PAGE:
Function generators are nice to have as part of one’s test equipment collection. But, the conventional desktop function generators are in the order of few hundred dollars and is mostly out of reach for an average enthusiast. But, with the availability of DDS chips and modules, a simple signal generator could be easily built. I have one of the DDS modules based on Analog Devices AD9850 and I was able to procure that for under $4. This module cannot function on its own, and needs commands from a micro-controller. So Arduino can come in handy. I have seen quite a few example codes on the web to program Arduino to send in a control command for a specific frequency and then use that for testing. I however want to build this as a small standalone test equipment.

The idea is to have function generator with it’s own LED 7 segment display to read out the frequency setting and a small cheap rotary encoder to adjust the frequency. Of course Arduino will be the brains behind getting user inputs through the rotary encoder and provide necessary feedback by displaying the frequency selection on the LED 7 segment display. And, finally talk to our DDS module to command it to generate the appropriate frequency for display.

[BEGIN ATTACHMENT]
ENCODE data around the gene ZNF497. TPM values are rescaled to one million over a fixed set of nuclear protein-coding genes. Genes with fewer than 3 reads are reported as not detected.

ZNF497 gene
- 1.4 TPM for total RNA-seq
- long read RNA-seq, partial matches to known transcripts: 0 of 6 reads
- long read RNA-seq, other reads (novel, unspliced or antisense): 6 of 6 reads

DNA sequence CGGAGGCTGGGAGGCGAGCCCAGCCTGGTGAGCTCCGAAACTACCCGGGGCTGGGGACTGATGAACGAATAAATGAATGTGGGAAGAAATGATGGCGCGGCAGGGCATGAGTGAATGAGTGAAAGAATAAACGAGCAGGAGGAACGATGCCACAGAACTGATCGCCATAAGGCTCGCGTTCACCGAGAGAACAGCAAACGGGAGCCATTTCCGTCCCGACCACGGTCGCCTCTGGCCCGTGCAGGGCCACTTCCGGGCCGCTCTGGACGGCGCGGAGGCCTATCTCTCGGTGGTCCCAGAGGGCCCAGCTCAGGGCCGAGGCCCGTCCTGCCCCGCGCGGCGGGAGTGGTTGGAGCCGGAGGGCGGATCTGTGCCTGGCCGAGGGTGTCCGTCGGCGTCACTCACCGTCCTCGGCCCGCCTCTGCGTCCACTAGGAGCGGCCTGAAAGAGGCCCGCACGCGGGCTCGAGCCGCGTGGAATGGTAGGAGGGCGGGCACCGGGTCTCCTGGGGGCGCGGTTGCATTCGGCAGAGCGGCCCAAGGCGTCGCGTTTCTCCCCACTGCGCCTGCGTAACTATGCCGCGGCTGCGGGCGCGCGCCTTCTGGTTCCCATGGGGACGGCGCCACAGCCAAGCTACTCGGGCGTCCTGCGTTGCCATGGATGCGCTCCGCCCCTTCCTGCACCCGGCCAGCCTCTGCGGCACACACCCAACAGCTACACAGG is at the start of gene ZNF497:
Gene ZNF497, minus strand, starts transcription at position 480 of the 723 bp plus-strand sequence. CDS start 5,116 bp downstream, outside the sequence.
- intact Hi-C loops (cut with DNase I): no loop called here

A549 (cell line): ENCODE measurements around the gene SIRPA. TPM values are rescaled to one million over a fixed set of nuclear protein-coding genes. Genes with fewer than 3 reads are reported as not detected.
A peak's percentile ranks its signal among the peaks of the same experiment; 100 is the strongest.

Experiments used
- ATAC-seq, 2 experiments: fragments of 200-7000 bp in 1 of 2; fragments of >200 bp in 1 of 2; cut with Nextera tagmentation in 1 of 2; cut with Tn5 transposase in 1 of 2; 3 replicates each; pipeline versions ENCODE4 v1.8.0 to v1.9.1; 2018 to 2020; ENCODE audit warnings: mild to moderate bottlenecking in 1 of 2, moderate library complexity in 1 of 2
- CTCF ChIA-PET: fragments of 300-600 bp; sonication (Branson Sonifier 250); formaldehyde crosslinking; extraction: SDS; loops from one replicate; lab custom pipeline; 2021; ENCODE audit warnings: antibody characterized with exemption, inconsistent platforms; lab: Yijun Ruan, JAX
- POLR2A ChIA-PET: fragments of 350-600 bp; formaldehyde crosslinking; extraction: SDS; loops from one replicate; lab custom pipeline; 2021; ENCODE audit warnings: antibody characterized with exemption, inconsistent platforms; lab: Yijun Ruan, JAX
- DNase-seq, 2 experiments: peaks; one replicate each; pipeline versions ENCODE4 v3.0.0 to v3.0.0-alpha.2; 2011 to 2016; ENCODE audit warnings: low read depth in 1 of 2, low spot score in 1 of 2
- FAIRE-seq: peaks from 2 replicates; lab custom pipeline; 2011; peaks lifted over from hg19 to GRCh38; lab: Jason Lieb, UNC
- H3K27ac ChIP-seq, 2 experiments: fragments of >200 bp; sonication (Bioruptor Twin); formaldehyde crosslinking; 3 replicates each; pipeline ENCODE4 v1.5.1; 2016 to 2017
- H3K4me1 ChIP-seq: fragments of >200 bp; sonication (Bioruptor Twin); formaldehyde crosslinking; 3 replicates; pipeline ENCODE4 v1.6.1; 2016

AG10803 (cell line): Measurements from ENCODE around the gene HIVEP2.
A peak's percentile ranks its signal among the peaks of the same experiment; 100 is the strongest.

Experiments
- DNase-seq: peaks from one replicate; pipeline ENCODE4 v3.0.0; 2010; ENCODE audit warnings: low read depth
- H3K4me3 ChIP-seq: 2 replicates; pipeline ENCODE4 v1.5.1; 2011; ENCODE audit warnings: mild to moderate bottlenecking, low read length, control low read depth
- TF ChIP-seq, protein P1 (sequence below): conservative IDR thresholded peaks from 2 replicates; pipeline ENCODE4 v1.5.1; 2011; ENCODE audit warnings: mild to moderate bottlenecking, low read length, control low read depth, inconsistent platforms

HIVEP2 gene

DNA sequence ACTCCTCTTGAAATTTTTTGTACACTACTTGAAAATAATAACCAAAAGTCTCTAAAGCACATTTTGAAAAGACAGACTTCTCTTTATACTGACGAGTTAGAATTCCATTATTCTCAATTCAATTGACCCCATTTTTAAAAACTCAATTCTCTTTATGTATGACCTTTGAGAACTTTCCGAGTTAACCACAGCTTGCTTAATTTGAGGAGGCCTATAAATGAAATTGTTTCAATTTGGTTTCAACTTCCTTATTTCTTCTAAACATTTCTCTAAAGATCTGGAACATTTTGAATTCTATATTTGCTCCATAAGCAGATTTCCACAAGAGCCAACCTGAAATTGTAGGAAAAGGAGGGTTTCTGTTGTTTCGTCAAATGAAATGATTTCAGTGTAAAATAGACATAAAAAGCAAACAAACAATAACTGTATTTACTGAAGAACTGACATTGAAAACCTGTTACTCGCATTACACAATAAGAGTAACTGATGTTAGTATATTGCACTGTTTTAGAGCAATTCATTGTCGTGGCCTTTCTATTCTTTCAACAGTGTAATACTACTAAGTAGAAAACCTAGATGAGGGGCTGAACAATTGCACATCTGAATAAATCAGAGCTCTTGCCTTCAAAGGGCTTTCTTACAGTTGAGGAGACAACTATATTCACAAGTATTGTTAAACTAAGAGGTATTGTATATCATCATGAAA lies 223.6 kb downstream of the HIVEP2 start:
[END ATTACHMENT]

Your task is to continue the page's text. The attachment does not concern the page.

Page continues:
I have in my possession a SPI compatible 4 digit 7 segment LED display from Oasis. The display in itself is very cheap, it comes to a little over a $1 each. Since most of the heavy lifting will be taken care by the PT6961 Controller itself, we can concentrate of interfacing Ardunio to the DDS module and not get side tracked by rendering contents on the display and refreshing the display periodically. It still leaves us to handle the inputs from our cheap rotary encoder. Rotary encoders are all over ebay for under $2 each. I plan to first bread board the solution using Arduino and then downsize it to just a single chip.

So, some fun time ahead. We need to learn to do the following:

  1. Display frequency selection on 7 segment LED display
  2. Interface with rotary encoder and get user input for frequency selection
  3. Interface with the push switch of the rotary encoder and get Hz, kHz and MHz selection
  4. Interface with DDS module to send command signals to generate the appropriate frequency
  5. Debounce the signals from the rotary encoder (my cheap encoder will definitely need this step)

More to come on this subject after some experimentation.